That evening, sparkling “White Night” held on to Phantasmagoria’s signature vintage sexiness, with hints of darkness. After DuBois’ intro, Moltov kicks off the night with a sexy burlesque number, but cleverly in reverse: She comes out in underwear and pasties, and teasingly puts her clothes back on. Then some other circus members perform, including a mesmerizing performance by Lilith, an aerialist who swirls in mid-air on a swath of black fabric, and a sultry belly dance by Queen Yareli. Then, in one of the most memorable acts, they accept donations in a fittingly freak-show way: Audience members staple $10 and $20 dollar bills to Moltov’s bare skin. Ignoring the audience’s shouts of disbelief, DuBois uses the staple gun on himself—to staple his balls. A series of other acts follow that elicit awe and recoiling from the audience, including stepping on broken glass and the infamous bed-of-nails act (during which Moltov simultaneously hula-hoops with her leg.)
The troupe then moves outside, where Moltov resembles a spinning top, gyrating inside a hula-hoop as dots of fire around its perimeter whip around at warp speed. DuBois then lunges forward, pours a transparent liquid into his mouth, and parts his lips to consume a raging flame. In a split second, a fluorescent explosion of fire springs from his mouth as if he were a ferocious mythical dragon.
After going back into Bookspace, Mystique takes to the air, twirling gracefully on the mid-air trapeze, seemingly weightless, resembling an exotic bird in a white feathered mask.
Despite Phantasmagoria’s antiquarian darkness, the night ends as lightheartedly as White Night intended to be, with balloons falling from the ceiling and a drunken dance party to the heavy beats of techno.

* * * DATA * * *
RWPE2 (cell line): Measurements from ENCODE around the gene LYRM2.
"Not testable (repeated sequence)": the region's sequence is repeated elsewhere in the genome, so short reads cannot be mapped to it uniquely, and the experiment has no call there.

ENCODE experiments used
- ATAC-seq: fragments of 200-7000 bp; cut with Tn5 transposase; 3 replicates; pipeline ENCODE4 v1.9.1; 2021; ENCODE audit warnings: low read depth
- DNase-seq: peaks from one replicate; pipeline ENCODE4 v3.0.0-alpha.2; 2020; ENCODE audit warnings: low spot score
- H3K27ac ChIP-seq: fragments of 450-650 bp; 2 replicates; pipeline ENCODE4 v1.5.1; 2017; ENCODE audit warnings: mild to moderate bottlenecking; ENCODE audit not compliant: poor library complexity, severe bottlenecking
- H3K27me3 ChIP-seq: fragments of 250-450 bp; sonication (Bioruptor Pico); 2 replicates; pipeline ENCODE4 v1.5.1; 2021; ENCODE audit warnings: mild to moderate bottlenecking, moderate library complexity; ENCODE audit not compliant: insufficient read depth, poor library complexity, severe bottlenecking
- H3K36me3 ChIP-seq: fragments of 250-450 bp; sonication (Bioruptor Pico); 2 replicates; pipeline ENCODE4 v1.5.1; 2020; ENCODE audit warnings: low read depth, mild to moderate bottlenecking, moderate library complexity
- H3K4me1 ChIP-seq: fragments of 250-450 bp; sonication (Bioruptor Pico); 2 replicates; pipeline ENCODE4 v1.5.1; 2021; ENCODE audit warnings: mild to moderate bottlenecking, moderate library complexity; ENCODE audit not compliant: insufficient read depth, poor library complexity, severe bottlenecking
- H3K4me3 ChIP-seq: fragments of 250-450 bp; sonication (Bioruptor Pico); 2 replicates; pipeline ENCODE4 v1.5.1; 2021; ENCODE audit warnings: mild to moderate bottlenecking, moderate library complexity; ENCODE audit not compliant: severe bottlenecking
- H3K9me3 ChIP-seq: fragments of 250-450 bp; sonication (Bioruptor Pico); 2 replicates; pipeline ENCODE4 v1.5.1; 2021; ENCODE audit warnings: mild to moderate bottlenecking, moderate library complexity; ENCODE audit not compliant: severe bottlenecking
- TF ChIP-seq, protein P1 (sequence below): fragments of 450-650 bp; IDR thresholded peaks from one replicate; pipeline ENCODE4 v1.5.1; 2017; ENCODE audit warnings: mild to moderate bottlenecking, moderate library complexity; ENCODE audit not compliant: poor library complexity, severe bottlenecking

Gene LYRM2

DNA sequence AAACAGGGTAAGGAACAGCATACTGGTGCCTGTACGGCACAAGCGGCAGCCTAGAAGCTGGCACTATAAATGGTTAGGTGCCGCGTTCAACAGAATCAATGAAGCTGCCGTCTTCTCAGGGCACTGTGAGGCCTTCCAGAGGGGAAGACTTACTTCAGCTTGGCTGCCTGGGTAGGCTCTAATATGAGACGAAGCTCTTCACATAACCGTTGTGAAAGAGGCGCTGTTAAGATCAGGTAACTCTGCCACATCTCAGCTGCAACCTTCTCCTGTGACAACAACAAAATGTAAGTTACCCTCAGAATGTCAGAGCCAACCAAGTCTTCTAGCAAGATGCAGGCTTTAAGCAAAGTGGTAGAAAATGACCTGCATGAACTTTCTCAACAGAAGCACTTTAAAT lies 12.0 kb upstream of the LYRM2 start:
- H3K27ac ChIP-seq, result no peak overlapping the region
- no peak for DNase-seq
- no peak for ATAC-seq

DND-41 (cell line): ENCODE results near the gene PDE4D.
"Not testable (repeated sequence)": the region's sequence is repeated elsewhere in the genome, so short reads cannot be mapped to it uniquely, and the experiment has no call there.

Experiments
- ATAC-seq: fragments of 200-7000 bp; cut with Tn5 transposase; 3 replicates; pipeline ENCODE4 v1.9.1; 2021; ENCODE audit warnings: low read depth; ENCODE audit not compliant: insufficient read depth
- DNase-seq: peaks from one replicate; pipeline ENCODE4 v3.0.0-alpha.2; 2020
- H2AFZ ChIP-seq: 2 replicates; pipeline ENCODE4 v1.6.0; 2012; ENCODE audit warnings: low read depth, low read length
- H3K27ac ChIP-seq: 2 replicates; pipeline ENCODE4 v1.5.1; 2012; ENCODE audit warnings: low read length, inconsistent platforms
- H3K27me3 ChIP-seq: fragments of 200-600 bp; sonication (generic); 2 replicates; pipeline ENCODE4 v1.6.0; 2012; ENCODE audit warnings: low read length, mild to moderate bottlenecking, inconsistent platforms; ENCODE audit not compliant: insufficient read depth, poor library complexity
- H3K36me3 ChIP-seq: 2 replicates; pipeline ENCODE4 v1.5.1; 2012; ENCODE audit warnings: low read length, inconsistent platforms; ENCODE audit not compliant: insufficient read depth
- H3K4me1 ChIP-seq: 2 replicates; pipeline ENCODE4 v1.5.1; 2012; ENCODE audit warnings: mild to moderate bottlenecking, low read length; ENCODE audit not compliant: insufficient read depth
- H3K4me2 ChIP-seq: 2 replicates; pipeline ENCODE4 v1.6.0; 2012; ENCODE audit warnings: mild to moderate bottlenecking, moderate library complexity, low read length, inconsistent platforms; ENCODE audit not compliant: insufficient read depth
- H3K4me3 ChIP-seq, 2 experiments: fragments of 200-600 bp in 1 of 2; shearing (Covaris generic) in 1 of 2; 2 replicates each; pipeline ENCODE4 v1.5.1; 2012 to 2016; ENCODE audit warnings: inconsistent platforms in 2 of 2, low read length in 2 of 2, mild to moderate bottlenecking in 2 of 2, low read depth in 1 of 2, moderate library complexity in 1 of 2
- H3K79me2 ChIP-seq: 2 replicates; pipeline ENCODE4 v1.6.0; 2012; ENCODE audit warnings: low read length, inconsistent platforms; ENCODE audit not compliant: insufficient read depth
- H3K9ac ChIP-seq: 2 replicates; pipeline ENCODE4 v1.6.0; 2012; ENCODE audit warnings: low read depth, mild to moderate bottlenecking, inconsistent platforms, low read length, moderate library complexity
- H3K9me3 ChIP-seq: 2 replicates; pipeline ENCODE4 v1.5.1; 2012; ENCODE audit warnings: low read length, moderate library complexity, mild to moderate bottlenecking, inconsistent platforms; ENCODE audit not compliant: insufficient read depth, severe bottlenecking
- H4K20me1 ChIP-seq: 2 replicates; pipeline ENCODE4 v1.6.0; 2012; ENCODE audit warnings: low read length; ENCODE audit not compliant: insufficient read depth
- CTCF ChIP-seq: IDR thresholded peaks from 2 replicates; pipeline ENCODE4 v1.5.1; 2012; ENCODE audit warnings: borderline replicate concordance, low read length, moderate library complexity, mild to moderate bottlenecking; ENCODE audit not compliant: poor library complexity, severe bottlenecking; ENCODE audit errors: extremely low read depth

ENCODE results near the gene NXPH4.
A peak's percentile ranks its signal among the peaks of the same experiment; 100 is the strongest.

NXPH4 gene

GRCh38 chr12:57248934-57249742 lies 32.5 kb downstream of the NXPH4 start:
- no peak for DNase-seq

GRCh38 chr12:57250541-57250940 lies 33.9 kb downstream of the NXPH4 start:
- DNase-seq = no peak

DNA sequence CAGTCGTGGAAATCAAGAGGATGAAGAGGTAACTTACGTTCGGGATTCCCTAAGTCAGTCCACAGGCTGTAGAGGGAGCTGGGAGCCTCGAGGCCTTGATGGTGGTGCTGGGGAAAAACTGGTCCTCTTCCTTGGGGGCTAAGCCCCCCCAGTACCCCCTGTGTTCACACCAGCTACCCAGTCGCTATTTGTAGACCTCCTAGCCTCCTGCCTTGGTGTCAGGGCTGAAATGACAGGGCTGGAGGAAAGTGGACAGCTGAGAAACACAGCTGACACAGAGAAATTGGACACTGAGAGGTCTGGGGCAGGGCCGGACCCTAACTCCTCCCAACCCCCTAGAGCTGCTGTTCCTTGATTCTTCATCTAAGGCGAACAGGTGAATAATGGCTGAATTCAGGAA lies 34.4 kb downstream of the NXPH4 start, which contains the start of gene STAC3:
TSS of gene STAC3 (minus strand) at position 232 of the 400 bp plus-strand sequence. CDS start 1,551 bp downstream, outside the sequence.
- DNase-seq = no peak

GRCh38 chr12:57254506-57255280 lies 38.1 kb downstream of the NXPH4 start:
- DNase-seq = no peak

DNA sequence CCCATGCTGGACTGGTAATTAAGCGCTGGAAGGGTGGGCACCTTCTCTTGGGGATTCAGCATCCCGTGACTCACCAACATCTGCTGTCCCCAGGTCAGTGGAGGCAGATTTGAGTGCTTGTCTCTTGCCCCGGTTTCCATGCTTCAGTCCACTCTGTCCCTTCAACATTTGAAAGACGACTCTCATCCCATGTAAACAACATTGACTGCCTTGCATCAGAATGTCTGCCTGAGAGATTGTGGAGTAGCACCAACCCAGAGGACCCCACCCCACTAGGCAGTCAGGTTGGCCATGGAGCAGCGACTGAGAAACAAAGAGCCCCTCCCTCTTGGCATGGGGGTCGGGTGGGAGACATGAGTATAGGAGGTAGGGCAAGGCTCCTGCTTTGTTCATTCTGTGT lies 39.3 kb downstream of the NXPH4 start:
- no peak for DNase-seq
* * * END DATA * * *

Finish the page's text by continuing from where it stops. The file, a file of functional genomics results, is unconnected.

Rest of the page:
Although White Night was not as G-rated as some might expect, Phantasmagoria took darkness to a whole other level at RUBA Club on Aug. 20 with White Night’s evil twin, “Black Night.” RUBA, a slightly seedy after-hours Russian and Ukrainian bar on 414 Green St., is the group’s new permanent venue for future First Friday performances.
Once again, DuBois entered the stage, only this time he put on the mask, the sinister face of his inner stranger.
“Tonight we celebrate the darkness,” he begins. “The darkness that resides within all of us.”
Black Night was an erotic exploration of inner devilry, complete with nudity, razor-blade swallowing and simulations of rape. The group will surely live up to their reputation for being outrageous at their upcoming Halloween performance, taking place at the Media Bureau on N. Fourth Street. And the venues keep getting bigger: They’ll be performing at the Franklin Institute on Nov. 11. Each show is proof that Phantasmagoria is constantly evolving, and never failing to shock audiences with each new permutation. They’re bringing circus back with an audaciously fiery vengeance.
Dear culture vultures: For months we scoured the city to bring you the best of what Philly has to offer this season, and we think we’ve done a damn good job of bringing something for everyone. Into art? You should know that curators and artists everywhere are doing their best to take art out of their galleries and into your community. Want theater? We found a scrappy, independent circus troupe whose stunts you should never try at home. There’s also a roundup of what’s on tap for our favorite stages. If comedy is your thing, we've got a list of the season's best events (like a tribute to the late Mitch Hedberg, he of the famous one-line zingers). Music? Check. Dance? The Russian ballet awaits you on. We even examine the state of storytelling, which, of course, is the world's oldest favorite pastime yet somehow a "novelty" in today's world. Enjoy all this and more!